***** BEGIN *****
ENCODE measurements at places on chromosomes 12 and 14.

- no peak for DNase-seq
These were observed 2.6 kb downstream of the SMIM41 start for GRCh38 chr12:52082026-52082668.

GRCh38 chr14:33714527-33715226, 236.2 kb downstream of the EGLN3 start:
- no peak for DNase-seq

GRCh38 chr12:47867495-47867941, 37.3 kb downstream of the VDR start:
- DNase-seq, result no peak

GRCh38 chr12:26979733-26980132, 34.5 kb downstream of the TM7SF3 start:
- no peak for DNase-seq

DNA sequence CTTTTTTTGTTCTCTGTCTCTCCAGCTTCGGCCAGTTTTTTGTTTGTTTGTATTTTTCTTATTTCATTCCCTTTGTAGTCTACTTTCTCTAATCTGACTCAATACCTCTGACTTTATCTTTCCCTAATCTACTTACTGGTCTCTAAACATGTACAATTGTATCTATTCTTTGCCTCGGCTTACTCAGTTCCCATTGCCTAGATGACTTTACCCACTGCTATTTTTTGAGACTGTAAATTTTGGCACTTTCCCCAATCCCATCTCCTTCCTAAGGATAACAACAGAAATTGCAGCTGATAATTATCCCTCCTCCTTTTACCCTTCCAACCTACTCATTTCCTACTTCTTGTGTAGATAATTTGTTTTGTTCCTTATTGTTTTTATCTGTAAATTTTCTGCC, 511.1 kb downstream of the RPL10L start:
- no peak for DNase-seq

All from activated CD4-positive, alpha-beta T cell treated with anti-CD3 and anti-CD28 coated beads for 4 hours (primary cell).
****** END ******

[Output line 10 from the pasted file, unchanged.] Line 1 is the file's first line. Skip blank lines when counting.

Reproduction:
DNA sequence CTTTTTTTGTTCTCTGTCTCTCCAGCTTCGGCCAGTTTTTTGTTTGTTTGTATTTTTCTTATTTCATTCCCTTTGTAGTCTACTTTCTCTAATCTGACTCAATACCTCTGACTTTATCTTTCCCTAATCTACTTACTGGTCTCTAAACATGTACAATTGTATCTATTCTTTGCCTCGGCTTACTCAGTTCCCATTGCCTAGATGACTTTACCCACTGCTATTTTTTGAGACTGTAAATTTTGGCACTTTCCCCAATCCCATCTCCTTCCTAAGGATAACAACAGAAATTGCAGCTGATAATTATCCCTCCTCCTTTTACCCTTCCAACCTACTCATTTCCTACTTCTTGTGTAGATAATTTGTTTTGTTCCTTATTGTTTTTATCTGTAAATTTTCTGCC, 511.1 kb downstream of the RPL10L start: